Tuesday, December 30, 2014
INTO THE WOODS -- My review
Here are the two biggest complaints I hear: 1) It’s too long. 2) It's too short. (They cut stuff out.)
Several songs from the musical were absent from the movie (notably the reprise of “Agony”) but a Broadway production can last 2 ½ hours or more. And there’s an intermission. Gone are the days that a motion picture features an intermission. (Gone with the wind) So trims had to be made. Composer Stephen Sondheim wrote an original song for the movie and even that got tossed. There goes the Oscar.
The length issue usually stems from the second act suddenly turning very dark. If you’re not on board with that creative choice you’re in for a squirmy forty minutes.
SIDEBAR: In the musical, act one ends with everyone seemingly living happily ever after. Act two spins all that on its ear. When the musical was first tried out in San Diego, people thought the end of the first act was the end of the show. Sondheim himself had to go out to the parking lot every night and tell people to come back, there was more.
Sondheim’s music is intricate and I have to say that for me, personally, there are times when I’m awestruck by his work and other times I want to yell at the stage or screen “Stop trying to be so fucking cute and clever!” And then a song like “No One Is Alone” comes along and he tears my heart out.
In the case of the movie version of INTO THE WOODS, none of the basic complaints bothered me. I knew the story going in, I knew most of the songs going in, so those weren’t concerns.
But I had my own trepidations before seeing the film. I always hate that studios insist movie stars be cast in musicals, even if they’re not as good or as right as the Broadway cast. Clint Eastwood in PAINT YOUR WAGON for godsakes! Russell Crowe in LES MIS? And I saw that Meryl Streep was playing the witch. Of course she was. Hollywood thinks Meryl Streep can just do anything. Who cares if she can sing? But you know what? She can sing. Beautifully. And she found just the right tone of humor and heartbreak. She made every moment work. Damn her. She CAN do anything.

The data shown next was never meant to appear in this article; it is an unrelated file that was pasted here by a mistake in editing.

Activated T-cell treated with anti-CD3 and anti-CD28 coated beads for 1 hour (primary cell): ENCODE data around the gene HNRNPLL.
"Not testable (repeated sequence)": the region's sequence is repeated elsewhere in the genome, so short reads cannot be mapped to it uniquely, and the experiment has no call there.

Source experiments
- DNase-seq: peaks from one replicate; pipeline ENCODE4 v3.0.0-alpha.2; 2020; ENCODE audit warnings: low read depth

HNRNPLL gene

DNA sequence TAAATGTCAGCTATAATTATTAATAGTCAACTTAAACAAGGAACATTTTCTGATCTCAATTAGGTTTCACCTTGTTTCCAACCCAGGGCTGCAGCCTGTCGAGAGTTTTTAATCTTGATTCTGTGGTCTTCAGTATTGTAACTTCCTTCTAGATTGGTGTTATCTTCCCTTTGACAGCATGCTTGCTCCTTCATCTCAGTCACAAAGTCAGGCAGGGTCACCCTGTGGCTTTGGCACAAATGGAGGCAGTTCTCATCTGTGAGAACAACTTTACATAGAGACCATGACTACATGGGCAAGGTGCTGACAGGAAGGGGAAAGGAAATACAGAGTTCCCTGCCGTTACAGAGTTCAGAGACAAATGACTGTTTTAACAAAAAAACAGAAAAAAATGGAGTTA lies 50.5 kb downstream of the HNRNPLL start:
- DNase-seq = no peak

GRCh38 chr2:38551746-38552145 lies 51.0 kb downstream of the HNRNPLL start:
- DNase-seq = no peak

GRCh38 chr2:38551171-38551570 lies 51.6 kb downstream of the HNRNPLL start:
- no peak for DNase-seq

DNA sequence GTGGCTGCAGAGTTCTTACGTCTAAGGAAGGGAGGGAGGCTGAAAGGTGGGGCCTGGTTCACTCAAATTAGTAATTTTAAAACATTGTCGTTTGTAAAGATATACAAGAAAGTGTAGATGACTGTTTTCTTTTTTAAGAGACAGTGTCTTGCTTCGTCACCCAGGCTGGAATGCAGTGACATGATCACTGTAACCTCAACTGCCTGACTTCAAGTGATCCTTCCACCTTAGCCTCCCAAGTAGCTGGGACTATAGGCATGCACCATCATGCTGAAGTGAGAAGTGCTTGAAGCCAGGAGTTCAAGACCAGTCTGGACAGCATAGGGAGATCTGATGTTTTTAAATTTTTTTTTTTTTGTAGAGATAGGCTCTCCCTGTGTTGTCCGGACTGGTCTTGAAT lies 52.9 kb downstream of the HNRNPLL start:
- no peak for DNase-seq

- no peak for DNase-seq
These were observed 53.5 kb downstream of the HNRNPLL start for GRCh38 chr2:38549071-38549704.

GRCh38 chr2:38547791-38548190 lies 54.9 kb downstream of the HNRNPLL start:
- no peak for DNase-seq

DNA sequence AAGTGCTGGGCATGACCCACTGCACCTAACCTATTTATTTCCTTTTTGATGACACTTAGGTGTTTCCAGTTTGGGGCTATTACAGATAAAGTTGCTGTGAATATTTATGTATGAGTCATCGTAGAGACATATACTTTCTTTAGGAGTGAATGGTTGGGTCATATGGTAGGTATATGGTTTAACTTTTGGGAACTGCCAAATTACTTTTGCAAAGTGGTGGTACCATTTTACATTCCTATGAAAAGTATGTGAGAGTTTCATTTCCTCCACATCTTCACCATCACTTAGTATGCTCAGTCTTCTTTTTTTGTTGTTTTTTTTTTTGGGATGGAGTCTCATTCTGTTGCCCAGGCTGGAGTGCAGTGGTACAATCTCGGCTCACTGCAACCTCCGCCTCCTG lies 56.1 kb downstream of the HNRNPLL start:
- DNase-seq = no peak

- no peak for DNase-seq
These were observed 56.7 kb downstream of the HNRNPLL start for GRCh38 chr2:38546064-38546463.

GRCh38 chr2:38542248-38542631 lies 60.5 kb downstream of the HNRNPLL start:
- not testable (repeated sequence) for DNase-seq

The rest of the cast was equally sparkling. Emily Blunt – wow. Anna Kendrick – give me her over Anne Hathaway. James Corden – what the hell is he doing giving up a movie career that’s about to take off to do a late night talk show on CBS? Chris Pine – a pleasant musical comedy surprise. Tracey Ullman – another one who can do anything. The only sour note for me was Johnny Depp. What happened to that guy? He used to be a great actor. Now he’s become a cartoon. At least Christopher Walken waited until he was old to become a caricature.
But since INTO THE WOODS is set in a fantasy world, the singing felt organic. I bought it. And the fact that I love the songs themselves also helped I’m sure.
I find the storyline brilliant. There is so much underneath the clever narrative about parenting and relationships and abandonment. Witches can be right. Giants can be good.
Rob Marshall, who did an amazing job of adapting CHICAGO for the screen, was the perfect director for this project. And James Lapine, who wrote the libretto did the screenplay. What a concept – letting the writer who understands the material the best write the movie.
So I loved the film. And I recommend it... to people predisposed to love it too.
And more proof that life is real and not a fairy tale: This is a Disney movie and they had some issues with certain story points and songs. Even the great Stephen Sondheim got studio notes.